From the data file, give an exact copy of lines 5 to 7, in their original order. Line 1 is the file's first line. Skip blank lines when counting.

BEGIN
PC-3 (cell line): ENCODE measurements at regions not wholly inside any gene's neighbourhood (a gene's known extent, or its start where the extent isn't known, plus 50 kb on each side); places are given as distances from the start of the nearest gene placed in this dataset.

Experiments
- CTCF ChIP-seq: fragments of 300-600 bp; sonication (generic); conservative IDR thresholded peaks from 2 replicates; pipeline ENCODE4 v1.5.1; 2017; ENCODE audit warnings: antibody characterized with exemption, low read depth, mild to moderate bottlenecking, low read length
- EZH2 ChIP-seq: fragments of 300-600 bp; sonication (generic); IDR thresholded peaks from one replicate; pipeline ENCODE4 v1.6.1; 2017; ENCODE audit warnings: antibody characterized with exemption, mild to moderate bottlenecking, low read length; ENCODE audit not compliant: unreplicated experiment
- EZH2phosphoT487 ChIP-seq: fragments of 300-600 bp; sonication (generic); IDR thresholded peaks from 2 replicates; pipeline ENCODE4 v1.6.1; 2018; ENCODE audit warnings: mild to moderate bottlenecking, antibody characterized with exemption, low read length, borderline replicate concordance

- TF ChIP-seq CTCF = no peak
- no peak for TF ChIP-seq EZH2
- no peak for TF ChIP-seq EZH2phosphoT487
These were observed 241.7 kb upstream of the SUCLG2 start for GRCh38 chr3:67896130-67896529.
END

- EZH2phosphoT487 ChIP-seq: fragments of 300-600 bp; sonication (generic); IDR thresholded peaks from 2 replicates; pipeline ENCODE4 v1.6.1; 2018; ENCODE audit warnings: mild to moderate bottlenecking, antibody characterized with exemption, low read length, borderline replicate concordance

- TF ChIP-seq CTCF = no peak
- no peak for TF ChIP-seq EZH2